HC Deb 28 February 1918 vol 103 cc1537-8
57. Sir J. D. REES

asked the President of the Board of Trade whether, since the use of saccharine, saxine, and the like preparations has now increased to a hitherto unprecedented degree, and is likely further to increase, the Government will obtain and make public the considered opinion of its advisers in the Department of Public Health as to their harmless or harmful character?


I have been asked to reply. I am advised that there is no foundation for the suggestion that the use of saccharine as a sweetening substance is likely to prove injurious to health. The investigations made in 1911 for the United States Department of Agriculture have established the harmlesness of saccharine when taken in ordinary quantities. Doses up to 5 grains daily, i.e., fifteen times the strength of the usual tabloid, were found during long periods to cause no disturbance whatever of digestion or detriment to health in normal adults. A recent report of the Royal Society stated, however, that evidence is lacking as to whether saccharine is equally harmless to children, also that it is in no sense a food, but merely a flavouring agent. The conclusion would seem to be that sugar should be given to children, while saccharine, may be quite safely taken in moderate quantities by healthy adults in tea, coffee; and mineral waters.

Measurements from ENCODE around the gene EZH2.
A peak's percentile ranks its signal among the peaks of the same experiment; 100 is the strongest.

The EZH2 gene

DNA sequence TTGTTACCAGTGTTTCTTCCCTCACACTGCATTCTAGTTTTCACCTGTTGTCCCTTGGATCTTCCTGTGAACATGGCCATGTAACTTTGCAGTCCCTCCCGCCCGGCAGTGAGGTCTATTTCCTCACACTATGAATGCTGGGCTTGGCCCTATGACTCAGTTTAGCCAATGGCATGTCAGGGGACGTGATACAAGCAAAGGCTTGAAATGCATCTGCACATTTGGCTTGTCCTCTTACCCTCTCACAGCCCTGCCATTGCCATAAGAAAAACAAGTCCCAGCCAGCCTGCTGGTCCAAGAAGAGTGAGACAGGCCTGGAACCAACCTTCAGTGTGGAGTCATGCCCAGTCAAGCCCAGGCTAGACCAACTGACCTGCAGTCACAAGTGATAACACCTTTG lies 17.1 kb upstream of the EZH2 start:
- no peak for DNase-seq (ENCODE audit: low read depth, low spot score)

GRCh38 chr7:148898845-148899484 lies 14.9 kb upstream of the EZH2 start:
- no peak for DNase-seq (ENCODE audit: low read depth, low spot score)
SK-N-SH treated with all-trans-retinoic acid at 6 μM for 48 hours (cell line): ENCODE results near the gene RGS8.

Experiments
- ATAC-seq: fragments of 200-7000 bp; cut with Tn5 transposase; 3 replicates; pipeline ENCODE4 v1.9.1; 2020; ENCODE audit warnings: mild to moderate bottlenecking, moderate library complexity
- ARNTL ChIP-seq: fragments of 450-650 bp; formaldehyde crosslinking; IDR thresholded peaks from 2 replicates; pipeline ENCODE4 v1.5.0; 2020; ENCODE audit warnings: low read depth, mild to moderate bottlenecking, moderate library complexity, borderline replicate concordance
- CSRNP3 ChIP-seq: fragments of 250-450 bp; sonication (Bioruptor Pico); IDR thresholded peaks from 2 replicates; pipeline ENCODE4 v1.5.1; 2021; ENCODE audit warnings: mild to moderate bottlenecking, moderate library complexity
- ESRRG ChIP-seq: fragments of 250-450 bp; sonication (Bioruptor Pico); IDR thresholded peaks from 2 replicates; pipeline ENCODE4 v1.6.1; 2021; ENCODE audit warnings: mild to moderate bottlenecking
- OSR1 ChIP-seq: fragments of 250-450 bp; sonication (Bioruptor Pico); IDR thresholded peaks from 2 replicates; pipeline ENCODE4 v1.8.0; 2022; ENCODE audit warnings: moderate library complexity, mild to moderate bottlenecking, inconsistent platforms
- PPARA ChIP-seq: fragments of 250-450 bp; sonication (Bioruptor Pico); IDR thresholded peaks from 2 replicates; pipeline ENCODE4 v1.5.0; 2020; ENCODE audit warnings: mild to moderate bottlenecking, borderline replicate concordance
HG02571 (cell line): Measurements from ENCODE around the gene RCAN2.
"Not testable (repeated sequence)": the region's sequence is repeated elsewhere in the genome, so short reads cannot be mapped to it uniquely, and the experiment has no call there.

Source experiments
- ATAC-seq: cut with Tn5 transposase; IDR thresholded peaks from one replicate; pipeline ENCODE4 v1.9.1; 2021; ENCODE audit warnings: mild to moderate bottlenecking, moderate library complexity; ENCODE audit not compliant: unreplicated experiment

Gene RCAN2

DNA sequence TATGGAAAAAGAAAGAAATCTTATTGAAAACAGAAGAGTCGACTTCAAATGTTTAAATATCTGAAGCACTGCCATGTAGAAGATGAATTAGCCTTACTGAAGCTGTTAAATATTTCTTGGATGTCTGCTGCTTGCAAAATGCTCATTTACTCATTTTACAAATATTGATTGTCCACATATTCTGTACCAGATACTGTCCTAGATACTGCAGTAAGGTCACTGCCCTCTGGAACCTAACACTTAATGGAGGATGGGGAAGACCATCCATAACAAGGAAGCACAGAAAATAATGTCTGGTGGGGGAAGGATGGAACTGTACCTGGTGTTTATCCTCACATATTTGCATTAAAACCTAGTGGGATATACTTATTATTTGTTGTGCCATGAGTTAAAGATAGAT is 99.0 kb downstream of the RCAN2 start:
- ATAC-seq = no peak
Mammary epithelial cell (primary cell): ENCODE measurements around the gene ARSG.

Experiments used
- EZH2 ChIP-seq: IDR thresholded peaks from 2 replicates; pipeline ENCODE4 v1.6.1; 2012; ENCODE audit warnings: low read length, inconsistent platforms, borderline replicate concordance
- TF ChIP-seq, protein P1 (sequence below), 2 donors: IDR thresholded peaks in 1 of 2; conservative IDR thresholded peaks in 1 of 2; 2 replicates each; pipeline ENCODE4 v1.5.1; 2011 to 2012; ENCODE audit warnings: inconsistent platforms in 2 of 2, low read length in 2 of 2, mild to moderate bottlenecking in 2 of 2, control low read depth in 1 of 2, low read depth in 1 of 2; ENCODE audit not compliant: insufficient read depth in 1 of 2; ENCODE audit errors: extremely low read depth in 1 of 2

Sir J. D. REES

Does that apply also to saxine?


I understand so.


When will the increased supply of saccharine be forthcoming?


I understand it is largely dependent upon machinery and transit.

Forward to